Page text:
I’ve followed the career of Ron Keel since I dropped some of my paper route money on the Cedar Mall Drug counter in exchange for my cassette copy of The Right To Rock. I was a horrible paper boy. I may have been chronically late but I always packed my Walkman and The Right To Rock was an album that helped me ignore the angry customers shaking their fists as I rolled in with their morning paper just before noon. I first met the man in Nashville last summer. And even 30 plus years later, he was pretty much how I imaged he would be back when I was inexplicably never fired from my paper route. Both literally and figuratively larger than life figure. One thing is certain, no one has ever accused Ron of being an introvert. Even talking with him, you get the sense he feels compelled to entertain you.
Well the Metal Cowboy is back. Rolling straight out of the Rock N Roll capitol of Sioux Falls, South Dakota. The Ron Keel Band is releasing their debut record, Fight Like A Band, on the EMP Label Group on March 1st. If you feel like making a trek to Iowa, I’m guessing you can pick it up a week early at the Release Party on February 23rd at the Grand Falls Casino & Golf Resort in Larchwood, Iowa.
Often times, artists feel compelled to recreate past glory and when they do, almost always fall well short of that goal. Sure, I want to hear “The Right To Rock” when I see Ron Keel live, but I don’t want to hear him try to write that song over and over for the next 30 years. Regardless of the artist, I want to hear them grow as much as I want to grow with them. Fight Like A Band delivers on that level. It’s unmistakably a Ron Keel record, but it also light years from the early days of Keel. If The Right To Rock is a young man looking to pick a bar fight, Fight Like A Band is Sam Elliot’s character in Roadhouse. He can still kick your ass if he has to.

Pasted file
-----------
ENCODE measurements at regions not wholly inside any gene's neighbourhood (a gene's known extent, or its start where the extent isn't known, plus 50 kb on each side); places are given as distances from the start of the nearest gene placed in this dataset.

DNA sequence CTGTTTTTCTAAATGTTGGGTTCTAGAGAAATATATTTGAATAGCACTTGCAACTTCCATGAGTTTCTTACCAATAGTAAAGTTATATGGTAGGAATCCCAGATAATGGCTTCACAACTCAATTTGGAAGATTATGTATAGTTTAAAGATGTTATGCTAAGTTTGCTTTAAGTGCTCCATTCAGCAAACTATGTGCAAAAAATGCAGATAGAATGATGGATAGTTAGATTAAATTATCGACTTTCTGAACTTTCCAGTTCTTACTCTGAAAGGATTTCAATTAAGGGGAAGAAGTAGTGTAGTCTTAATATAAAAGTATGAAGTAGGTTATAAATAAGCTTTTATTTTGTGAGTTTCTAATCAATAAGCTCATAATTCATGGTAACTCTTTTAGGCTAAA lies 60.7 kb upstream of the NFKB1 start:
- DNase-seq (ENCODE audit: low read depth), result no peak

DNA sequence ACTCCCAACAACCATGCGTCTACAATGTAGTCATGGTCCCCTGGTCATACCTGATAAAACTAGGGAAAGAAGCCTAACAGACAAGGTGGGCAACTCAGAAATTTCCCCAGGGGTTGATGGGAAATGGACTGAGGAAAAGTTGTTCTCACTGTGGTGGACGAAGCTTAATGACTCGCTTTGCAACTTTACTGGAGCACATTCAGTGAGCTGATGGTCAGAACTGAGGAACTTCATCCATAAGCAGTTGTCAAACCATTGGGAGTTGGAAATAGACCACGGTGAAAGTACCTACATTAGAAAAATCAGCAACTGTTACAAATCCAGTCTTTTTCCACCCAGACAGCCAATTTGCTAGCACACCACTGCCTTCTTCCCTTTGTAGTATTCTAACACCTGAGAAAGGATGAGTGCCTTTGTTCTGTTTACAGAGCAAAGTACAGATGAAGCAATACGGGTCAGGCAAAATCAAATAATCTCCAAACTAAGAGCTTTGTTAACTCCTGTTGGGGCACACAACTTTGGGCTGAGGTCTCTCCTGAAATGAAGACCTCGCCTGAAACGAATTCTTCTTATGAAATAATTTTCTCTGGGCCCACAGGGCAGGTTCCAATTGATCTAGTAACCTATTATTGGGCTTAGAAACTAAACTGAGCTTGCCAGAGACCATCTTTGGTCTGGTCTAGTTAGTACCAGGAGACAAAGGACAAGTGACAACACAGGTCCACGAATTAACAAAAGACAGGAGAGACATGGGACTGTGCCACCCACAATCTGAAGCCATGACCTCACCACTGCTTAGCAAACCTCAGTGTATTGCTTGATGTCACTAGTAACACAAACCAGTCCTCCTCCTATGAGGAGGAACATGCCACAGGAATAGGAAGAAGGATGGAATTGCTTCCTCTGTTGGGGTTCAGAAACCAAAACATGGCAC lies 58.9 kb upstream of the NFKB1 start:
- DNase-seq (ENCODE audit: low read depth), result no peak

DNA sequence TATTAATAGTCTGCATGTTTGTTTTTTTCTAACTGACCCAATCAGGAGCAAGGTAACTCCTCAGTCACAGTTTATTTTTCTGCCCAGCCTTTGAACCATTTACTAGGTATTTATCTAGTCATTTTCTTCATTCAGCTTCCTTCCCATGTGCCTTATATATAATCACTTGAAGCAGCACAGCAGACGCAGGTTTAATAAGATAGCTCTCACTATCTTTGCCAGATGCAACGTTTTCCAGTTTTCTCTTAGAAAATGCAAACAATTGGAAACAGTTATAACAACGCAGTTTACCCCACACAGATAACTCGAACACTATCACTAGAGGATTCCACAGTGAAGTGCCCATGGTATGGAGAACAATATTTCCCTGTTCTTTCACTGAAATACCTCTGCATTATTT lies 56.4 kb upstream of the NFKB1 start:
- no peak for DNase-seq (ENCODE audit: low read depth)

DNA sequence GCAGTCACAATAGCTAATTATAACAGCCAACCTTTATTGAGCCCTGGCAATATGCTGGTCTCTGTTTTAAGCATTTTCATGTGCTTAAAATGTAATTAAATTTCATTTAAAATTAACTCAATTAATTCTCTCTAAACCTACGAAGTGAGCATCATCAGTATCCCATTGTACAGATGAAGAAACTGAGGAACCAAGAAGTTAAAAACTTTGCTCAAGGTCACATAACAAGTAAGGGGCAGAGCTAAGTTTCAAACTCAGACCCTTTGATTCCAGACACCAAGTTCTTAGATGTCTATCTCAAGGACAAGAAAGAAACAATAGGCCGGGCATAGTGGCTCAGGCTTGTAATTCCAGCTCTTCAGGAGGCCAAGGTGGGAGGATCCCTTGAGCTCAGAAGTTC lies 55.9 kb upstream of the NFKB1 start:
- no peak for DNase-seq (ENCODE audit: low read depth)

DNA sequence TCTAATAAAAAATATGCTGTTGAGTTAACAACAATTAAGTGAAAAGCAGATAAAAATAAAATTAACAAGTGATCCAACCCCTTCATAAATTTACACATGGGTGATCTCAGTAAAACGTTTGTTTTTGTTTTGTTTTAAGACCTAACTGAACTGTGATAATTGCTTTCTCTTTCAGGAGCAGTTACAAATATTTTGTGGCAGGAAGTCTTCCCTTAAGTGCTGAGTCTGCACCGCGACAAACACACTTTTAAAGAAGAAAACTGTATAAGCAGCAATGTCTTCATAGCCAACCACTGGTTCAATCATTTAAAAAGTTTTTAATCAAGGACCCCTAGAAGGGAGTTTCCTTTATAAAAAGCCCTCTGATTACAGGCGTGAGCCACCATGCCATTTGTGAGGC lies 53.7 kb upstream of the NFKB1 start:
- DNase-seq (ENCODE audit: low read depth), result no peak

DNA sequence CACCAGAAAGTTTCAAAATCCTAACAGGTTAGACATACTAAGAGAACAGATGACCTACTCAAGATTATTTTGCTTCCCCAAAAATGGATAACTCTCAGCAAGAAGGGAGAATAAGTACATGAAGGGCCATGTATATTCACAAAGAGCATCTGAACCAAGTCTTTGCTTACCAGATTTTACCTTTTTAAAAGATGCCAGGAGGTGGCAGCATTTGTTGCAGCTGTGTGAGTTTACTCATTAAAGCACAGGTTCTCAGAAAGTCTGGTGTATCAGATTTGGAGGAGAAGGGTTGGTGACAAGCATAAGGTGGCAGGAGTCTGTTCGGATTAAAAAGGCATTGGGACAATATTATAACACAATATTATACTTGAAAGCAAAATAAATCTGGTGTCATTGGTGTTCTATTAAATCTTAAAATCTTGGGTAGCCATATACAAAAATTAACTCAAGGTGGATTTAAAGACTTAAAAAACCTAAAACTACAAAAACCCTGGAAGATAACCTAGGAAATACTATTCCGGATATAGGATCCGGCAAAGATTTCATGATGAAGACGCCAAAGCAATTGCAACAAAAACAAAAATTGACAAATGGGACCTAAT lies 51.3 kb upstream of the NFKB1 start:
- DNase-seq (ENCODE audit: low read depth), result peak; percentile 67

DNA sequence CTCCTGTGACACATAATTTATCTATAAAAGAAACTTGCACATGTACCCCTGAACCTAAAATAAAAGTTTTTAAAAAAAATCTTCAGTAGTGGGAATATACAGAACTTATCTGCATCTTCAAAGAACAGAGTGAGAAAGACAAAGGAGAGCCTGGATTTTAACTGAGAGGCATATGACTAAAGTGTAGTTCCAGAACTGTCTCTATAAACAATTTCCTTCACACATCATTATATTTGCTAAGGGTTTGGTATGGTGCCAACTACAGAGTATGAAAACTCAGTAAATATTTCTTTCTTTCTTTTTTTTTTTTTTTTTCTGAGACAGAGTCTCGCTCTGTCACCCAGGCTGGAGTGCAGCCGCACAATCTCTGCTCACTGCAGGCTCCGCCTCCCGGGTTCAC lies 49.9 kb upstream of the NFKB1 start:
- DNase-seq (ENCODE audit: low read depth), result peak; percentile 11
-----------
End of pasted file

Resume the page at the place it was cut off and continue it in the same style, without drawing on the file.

Fight Like A Band is a record with a lot of color and shape. Tales of coming together to beat the odds and beat cancer (“Fight Like A Band“). Some story songs (“Rock N Roll Guitar”, “Hearts Gone Wild“). “Good Songs, Bad Times” contains a lyric so brilliant and understated it’s hard to believe I haven’t heard it before with the line “Let the bad times rock!”. The first single “Girls Like Me” is catchy as hell. And the album closer is a touching yet fun track called “Hey Man” where we hear Ron sing about the struggle to maintain friendships in his line of work. Also included is a medley of some classic Keel tracks re-recorded with the Ron Keel Band. He wasn’t sure he’d have a full album of music (he was wrong) so he recorded this medley because on the original recordings, in his own words, the singer sucks. Well I’m not sure about that but I am sure my favorite track is the southern rocker “Long Way Down”.
Ron Keel and his band knock it out of the park with Fight Like A Band. Ron has assembled an impressive core of musicians and made a record that in my humble (who am I fooling) opinion is more than just a good record. It is at the very least, in the conversation of the best work of Ron Keel’s career. Standout Tracks would be “Fight Like A Band”, “Long Way Down”, “Good Songs Bad Times”, “Hey Man” & “Girls Like Me”. Fight Like A Band drops March 1st.